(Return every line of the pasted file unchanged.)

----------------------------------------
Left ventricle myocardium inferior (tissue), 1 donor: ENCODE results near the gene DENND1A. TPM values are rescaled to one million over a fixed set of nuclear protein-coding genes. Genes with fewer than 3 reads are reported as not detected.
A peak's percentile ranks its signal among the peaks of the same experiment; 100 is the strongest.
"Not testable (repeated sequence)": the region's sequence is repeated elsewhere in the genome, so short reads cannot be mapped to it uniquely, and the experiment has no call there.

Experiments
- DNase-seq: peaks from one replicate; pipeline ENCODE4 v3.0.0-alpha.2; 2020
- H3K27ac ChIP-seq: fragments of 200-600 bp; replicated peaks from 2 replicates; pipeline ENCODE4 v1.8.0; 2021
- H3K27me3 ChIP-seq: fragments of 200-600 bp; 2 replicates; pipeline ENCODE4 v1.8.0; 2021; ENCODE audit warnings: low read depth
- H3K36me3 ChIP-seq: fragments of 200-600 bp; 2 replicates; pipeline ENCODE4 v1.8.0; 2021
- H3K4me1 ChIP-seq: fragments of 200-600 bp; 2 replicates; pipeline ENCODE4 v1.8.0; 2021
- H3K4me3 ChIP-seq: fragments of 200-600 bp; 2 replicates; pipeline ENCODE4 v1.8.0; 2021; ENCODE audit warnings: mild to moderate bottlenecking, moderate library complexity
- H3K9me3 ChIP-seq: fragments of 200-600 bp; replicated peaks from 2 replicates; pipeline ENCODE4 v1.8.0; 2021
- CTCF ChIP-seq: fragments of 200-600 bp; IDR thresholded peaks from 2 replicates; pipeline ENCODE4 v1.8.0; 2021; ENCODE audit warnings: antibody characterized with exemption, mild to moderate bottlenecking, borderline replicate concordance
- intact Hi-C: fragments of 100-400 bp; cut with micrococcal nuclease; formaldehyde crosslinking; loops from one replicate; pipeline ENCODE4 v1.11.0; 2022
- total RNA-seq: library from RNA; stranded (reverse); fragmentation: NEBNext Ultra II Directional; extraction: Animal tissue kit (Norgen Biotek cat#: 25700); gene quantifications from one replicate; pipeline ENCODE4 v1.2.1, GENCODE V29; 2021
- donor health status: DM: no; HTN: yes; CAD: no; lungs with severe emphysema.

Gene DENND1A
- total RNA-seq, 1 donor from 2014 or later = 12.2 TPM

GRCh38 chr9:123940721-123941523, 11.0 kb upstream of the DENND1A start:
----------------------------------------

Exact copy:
Left ventricle myocardium inferior (tissue), 1 donor: ENCODE results near the gene DENND1A. TPM values are rescaled to one million over a fixed set of nuclear protein-coding genes. Genes with fewer than 3 reads are reported as not detected.
A peak's percentile ranks its signal among the peaks of the same experiment; 100 is the strongest.
"Not testable (repeated sequence)": the region's sequence is repeated elsewhere in the genome, so short reads cannot be mapped to it uniquely, and the experiment has no call there.

Experiments
- DNase-seq: peaks from one replicate; pipeline ENCODE4 v3.0.0-alpha.2; 2020
- H3K27ac ChIP-seq: fragments of 200-600 bp; replicated peaks from 2 replicates; pipeline ENCODE4 v1.8.0; 2021
- H3K27me3 ChIP-seq: fragments of 200-600 bp; 2 replicates; pipeline ENCODE4 v1.8.0; 2021; ENCODE audit warnings: low read depth
- H3K36me3 ChIP-seq: fragments of 200-600 bp; 2 replicates; pipeline ENCODE4 v1.8.0; 2021
- H3K4me1 ChIP-seq: fragments of 200-600 bp; 2 replicates; pipeline ENCODE4 v1.8.0; 2021
- H3K4me3 ChIP-seq: fragments of 200-600 bp; 2 replicates; pipeline ENCODE4 v1.8.0; 2021; ENCODE audit warnings: mild to moderate bottlenecking, moderate library complexity
- H3K9me3 ChIP-seq: fragments of 200-600 bp; replicated peaks from 2 replicates; pipeline ENCODE4 v1.8.0; 2021
- CTCF ChIP-seq: fragments of 200-600 bp; IDR thresholded peaks from 2 replicates; pipeline ENCODE4 v1.8.0; 2021; ENCODE audit warnings: antibody characterized with exemption, mild to moderate bottlenecking, borderline replicate concordance
- intact Hi-C: fragments of 100-400 bp; cut with micrococcal nuclease; formaldehyde crosslinking; loops from one replicate; pipeline ENCODE4 v1.11.0; 2022
- total RNA-seq: library from RNA; stranded (reverse); fragmentation: NEBNext Ultra II Directional; extraction: Animal tissue kit (Norgen Biotek cat#: 25700); gene quantifications from one replicate; pipeline ENCODE4 v1.2.1, GENCODE V29; 2021
- donor health status: DM: no; HTN: yes; CAD: no; lungs with severe emphysema.

Gene DENND1A
- total RNA-seq, 1 donor from 2014 or later = 12.2 TPM

GRCh38 chr9:123940721-123941523, 11.0 kb upstream of the DENND1A start: